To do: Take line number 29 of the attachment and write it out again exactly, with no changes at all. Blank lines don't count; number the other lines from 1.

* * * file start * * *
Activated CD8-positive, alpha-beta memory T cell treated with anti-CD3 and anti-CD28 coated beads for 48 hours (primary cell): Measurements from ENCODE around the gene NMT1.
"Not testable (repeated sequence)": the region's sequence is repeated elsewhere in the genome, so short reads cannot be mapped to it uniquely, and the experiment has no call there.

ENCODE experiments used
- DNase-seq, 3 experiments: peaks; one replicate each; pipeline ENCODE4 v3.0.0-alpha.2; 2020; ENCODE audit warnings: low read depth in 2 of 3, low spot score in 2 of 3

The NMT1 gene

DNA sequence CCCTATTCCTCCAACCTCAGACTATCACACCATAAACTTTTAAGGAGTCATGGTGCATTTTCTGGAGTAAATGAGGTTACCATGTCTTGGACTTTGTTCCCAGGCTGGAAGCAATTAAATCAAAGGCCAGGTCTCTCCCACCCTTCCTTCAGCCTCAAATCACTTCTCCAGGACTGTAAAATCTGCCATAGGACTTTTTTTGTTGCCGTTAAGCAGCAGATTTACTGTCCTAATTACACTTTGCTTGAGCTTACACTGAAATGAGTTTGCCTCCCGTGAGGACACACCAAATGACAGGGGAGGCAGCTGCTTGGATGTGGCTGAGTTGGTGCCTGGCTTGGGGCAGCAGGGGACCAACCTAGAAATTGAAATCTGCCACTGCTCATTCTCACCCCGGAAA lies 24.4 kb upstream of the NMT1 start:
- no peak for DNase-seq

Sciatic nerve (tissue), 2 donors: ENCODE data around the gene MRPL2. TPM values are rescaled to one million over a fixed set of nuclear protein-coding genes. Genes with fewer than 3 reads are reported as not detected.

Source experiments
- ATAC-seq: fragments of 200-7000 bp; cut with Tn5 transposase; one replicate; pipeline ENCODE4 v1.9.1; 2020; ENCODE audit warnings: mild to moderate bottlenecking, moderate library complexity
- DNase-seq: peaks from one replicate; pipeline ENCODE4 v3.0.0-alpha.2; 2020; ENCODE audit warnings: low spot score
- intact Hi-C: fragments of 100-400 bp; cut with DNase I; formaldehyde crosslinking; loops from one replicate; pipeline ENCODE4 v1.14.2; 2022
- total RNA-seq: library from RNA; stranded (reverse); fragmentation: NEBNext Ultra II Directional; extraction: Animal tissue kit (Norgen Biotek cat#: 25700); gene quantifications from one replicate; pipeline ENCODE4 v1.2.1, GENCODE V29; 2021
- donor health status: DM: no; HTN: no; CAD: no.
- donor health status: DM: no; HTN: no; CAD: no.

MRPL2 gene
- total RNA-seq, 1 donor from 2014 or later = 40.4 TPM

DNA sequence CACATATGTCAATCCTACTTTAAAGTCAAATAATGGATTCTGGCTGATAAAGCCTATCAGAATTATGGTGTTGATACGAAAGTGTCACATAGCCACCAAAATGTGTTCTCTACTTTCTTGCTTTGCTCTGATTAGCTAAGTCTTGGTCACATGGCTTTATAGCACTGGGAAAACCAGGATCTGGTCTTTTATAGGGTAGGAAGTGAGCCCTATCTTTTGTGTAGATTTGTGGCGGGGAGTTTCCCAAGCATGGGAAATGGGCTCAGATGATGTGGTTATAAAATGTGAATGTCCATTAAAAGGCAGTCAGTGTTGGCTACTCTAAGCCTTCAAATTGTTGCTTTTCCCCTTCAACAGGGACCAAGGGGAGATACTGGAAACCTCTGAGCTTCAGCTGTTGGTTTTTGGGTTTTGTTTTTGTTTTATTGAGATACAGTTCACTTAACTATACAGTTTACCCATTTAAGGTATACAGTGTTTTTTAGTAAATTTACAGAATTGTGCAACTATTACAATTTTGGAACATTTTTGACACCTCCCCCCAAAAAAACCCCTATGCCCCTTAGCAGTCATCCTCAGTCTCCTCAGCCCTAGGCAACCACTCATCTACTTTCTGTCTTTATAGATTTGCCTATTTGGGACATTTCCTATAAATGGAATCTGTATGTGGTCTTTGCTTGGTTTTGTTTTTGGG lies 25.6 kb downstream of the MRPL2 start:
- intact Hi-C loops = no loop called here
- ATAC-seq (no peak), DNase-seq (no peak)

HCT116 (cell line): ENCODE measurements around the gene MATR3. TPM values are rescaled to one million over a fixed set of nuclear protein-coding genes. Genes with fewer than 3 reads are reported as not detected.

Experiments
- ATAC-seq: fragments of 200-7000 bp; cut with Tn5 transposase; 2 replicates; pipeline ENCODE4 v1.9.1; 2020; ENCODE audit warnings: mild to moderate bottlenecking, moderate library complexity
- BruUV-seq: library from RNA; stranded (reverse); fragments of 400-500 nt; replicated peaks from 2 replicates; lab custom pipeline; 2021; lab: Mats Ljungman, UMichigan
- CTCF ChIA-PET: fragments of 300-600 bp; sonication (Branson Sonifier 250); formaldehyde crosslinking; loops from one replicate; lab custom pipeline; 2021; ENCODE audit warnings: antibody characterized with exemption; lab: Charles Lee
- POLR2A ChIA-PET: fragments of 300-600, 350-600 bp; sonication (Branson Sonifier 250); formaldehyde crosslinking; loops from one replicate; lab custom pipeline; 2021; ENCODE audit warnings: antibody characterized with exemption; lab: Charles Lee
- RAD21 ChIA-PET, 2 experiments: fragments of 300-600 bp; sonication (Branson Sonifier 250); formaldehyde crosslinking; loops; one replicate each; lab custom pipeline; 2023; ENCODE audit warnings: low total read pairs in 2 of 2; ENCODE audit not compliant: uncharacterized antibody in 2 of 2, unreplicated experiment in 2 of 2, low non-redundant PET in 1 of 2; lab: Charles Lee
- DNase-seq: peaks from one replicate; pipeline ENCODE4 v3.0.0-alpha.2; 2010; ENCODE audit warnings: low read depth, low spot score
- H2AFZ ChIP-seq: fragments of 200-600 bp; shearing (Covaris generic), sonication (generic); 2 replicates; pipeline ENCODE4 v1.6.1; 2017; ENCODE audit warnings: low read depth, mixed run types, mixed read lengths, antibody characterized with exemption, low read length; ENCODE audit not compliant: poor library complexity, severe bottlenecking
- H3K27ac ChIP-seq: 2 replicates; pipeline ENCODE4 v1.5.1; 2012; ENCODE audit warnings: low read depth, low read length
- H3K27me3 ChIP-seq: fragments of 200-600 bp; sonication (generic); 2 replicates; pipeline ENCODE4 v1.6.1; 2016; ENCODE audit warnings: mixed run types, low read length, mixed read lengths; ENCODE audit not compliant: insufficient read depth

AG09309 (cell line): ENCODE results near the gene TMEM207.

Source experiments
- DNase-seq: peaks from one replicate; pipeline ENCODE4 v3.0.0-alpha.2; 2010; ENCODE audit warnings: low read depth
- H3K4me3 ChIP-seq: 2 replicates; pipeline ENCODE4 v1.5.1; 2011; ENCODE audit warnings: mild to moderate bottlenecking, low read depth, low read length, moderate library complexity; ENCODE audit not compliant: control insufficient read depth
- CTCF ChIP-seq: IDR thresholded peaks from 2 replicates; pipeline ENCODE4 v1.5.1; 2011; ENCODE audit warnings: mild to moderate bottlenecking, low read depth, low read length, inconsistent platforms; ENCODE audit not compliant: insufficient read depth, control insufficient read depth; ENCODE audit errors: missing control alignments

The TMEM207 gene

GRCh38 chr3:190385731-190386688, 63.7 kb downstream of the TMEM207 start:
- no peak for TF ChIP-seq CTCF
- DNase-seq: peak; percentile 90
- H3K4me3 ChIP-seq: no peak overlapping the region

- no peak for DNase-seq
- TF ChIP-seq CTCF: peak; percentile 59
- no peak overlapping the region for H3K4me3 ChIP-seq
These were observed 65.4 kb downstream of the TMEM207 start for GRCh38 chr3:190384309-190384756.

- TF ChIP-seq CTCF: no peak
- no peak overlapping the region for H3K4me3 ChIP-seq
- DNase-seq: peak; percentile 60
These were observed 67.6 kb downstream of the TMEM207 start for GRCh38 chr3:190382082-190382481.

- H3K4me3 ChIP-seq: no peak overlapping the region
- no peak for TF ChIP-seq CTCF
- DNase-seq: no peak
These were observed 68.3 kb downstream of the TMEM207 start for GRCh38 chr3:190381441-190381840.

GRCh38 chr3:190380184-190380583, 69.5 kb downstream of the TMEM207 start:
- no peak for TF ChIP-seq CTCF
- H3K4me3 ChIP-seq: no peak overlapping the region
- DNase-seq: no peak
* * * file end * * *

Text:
- H2AFZ ChIP-seq: fragments of 200-600 bp; shearing (Covaris generic), sonication (generic); 2 replicates; pipeline ENCODE4 v1.6.1; 2017; ENCODE audit warnings: low read depth, mixed run types, mixed read lengths, antibody characterized with exemption, low read length; ENCODE audit not compliant: poor library complexity, severe bottlenecking